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Fairfax County Adult Detention Center inmate Richard Han Kim, 25--currently serving time on multiple robbery and weapons charges--says he remembers the exact date he first felt the light of the Holy Spirit enter his body.

“It was Sept. 6, 2012 and I had been put into a holding cell for suicidal prisoners called S1,” he said. “I entered that dark room and saw only three things: a toilet, feces on the walls and a camera in the ceiling. It was humiliating.”

Kim said it was at that low point in his life that he pledged his loyalty to Jesus Christ and felt God’s spirit enter him and take over his life.

“I felt it and I said ‘I know you, Holy Spirit. I know you, and I pledge my loyalty to you. You know that in the past I gave my loyalty to the streets and to man, but from now on it will only be to you.’”

Kim said he later felt the true measure of God’s power in a Fairfax County courtroom when after a rousing speech on his own behalf, Fairfax County Circuit Court Judge Robert J. Smith sentenced him to a total of only eight years for his multiple combined charges. “I was originally looking at 16 charges and a potential 73 years in prison,” he said. “To receive only eight was nothing short of a miracle. I felt the Holy Spirit take over my tongue in that courtroom and people in there were crying. Afterwards a sheriff’s deputy led me out and said to me ‘If that wasn’t God in there, I don’t know what is.’”

After that experience, Kim decided he would not only pledge his loyalty to God, but spread the Supreme Being’s word to others.

On Wednesday, he and fellow Fairfax County Adult Detention Center inmate William Kistler, 54, received diplomas from the detention center’s first-ever college-level theology course.

“It is a one-year diploma for 30 hours of college-level coursework from Life Christian University,” said course instructor Dr. H. Pitts Evans, a pastor at the non-denominational Whole Word Fellowship church in Oakton. “Both these men graduated with honors, achieving 4.0 averages and are now a quarter of the way toward achieving a Bachelor of Biblical Studies degree in theology.”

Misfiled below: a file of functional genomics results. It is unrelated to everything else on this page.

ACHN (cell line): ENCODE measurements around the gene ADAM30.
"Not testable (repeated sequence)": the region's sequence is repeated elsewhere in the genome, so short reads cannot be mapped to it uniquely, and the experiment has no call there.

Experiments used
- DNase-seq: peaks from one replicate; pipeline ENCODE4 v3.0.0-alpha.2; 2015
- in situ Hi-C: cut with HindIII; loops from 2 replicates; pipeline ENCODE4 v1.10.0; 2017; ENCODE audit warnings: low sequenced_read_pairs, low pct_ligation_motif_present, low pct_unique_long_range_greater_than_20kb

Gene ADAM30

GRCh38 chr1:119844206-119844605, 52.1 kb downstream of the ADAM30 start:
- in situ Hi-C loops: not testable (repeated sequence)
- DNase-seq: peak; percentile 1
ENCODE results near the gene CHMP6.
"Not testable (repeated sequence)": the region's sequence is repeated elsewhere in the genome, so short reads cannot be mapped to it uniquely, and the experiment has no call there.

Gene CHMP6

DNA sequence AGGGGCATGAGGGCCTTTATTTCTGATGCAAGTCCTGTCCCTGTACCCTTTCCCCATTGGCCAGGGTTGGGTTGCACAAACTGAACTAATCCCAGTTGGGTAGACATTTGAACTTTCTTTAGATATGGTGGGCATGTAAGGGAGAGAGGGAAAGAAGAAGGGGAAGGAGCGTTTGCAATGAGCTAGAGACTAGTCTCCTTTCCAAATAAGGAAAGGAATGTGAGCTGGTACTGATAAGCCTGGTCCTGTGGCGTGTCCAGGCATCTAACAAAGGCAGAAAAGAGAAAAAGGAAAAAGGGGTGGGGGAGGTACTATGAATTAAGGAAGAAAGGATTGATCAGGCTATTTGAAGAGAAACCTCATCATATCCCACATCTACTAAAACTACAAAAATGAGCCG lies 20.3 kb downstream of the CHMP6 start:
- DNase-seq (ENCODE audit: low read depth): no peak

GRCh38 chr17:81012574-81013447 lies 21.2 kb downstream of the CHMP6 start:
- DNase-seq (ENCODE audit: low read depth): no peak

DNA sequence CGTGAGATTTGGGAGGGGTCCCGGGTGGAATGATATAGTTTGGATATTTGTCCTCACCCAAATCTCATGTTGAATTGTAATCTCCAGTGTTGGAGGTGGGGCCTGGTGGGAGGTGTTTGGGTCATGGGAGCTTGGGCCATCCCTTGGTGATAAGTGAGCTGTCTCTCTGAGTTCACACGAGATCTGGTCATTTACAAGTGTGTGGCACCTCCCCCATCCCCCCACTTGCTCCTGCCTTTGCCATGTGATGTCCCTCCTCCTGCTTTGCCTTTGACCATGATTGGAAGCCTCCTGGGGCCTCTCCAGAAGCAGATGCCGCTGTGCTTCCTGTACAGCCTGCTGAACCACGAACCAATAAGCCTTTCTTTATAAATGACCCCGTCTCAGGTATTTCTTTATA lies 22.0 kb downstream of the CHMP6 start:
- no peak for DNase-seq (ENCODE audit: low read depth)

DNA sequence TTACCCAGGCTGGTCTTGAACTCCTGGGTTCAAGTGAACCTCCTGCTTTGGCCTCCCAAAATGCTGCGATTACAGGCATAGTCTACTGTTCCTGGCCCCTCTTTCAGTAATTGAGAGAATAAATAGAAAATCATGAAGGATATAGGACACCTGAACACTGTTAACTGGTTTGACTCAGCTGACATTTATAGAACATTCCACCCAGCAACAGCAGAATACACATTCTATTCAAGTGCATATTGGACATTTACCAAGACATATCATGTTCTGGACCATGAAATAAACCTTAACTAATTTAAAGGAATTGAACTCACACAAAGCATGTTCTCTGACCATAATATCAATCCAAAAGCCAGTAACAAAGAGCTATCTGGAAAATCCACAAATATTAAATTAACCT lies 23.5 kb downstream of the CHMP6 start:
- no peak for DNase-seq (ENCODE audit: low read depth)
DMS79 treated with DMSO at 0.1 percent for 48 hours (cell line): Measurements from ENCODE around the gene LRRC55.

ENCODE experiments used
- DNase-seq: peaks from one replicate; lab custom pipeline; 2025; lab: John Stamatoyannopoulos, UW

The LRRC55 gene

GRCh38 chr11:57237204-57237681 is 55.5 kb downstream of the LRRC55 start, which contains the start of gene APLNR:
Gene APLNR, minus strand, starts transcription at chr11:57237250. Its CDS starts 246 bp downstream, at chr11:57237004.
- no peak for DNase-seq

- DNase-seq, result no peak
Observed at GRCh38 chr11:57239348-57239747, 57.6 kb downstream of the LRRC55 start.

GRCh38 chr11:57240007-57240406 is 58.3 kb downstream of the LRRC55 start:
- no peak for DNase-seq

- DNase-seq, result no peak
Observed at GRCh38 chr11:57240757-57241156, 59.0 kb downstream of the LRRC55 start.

Kistler, who still has six years to serve on a bank robbery charge, says the course changed his life.

“I gave my heart to God in 2005 but then I lapsed,” he said. “My three years here in jail, and specifically the year-and-a-half taking this course, have been the best and most productive of my life. The judicial system is set up to get people on the path to Heaven. Many people do not realize that man’s laws and God’s laws are not two different things. They are both set up as a way to guide you, and get you back on the right path to eternal life.”

Kistler too, said he plans on starting his own local ministry when his sentence is complete.

The detention center’s one-year academic diploma course began with 15 enrollees, which over a year and a half whittled down to four students who stuck with it, and graduated.

“It took us a year-and-a-half to complete what is designed as a one-year course because of the logistics of doing it in an incarcerated environment,” said Evans. “Every step of the process, from getting books approved and delivered, to getting the inmates access to computers, takes much more time than it would on the outside. And then of course there are the time constraints. The other two students who stuck through and completed the course, Thomas Kim and Michael Reusswig, have already been transferred to a state facility,” he said.

At the graduation ceremony Wednesday, Lt. Kevin Smith of the Fairfax County Sheriff’s Office gave praise to the inmates’ accomplishments. “I understand the hard work you have put into this,” said Smith, “And I appreciate where you will go from here.”

Bob Milne, the detention center’s chaplain, finished the graduation ceremony with a prayer.

“These men have received a pardon in Heaven although they still have some issues on Earth,” he said. “Dear Lord, may you continue to release in them a special anointment that they may teach others the word of the Lord.”

gmacdonald@fairfaxtimes.com